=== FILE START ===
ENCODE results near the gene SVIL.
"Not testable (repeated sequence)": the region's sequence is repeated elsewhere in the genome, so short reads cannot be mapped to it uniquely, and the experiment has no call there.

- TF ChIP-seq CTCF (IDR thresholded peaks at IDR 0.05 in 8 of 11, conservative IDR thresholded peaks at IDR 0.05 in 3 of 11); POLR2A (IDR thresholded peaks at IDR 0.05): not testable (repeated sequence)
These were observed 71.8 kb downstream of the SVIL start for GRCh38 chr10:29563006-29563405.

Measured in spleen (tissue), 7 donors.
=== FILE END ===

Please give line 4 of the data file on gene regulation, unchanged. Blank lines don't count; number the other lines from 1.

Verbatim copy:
These were observed 71.8 kb downstream of the SVIL start for GRCh38 chr10:29563006-29563405.